It was announced late last week that MLB will add one additional Wild Card team in each league and with the completion of the sale of the Houston Astros, they’ll move into the AL West. The Astros move to the American League will even the two leagues out at fifteen teams each, meaning we’re stuck with inter-league play with no end in sight.
Both changes are set to take place in 2013, but the extra Wild Card slot could be inserted next year for the 2012 season.
These changes are not the answer for baseball to try and dig themselves out of a hole when it comes to attracting more fans and trying to compete for ratings with the NFL.
Interleague play has ran its course and now Bud Selig is bound and determined to shove it down our throats from the start of the season. By moving the Astros to the AL West, Selig gets a balance between both the NL and AL. But the whole interleague play is washed up. When the Red Sox head to the NL in May and June, it throws a wrench into how their team plays and how the team was built. The biggest obstacle being the designated hitter.
Last year when the Sox endured a twelve game road-trip, David Ortiz who is an integral part of their offense, played in a limited amount of games. He was used as a pinch-hitter on a few occasions, but he went hitless throughout the road trip. Evidently he struggled when the Red Sox returned to Fenway Park and resumed play with the DH. Ortiz was quick to blame his lack of playing time during the National League trip.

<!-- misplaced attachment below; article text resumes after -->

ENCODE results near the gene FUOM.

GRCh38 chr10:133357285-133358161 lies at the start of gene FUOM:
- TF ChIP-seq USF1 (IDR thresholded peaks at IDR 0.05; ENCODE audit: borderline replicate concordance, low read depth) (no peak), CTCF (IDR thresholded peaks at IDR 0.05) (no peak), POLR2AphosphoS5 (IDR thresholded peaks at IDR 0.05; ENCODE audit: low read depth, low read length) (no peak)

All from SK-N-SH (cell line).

Now this isn’t a sob story for Big Papi and why he should be in the lineup everday. Rather, it’s a point on how and why interleague play is past it’s prime. Most fans don’t like it and I’d bet dollars to doughnuts the players don’t like it either.
But Bud Selig doesn’t listen to what the fans want, rather he marches to his own beat and does what he feels is best for the game. Case in point with the additional Wild Card in both leagues.
Selig stated that the two Wild Card teams would likely face each other in likely a one game showdown with the winner advancing to join the division winners. While this would bring the total to 10 out of 30 teams making the postseason, it also means the Yankees will likely never miss the playoffs again. In all honesty, the Yankees only have to be in the top five in the AL and they’ll make the playoffs. Be in the top five out of fifteen sounds pretty achievable for a team that doesn’t rebuild, but rather reloads every year.
When you look at this past year and how both the AL and NL Wild Card positions came down to the final day, it was electric. There were four games that all had implications on the postseason and all four were dramatic right down to the last out. For Red Sox Nation it was heartbreak, but this fan can admit that the last day of the regular season was one of the best baseball days that I can remember.
Had there been an additional team this year, both the Red Sox and Rays would’ve gotten in and the last week of the season wouldn’t have been so exciting.
There will no doubt be exciting times moving forward with the two Wild Card teams, but who’s saying we can’t have that with the current setup? We just witnessed it in both leagues.
I might be a part of the minority on this decision, so I welcome all comments on how you feel about the realignment and the additional Wild Card spots.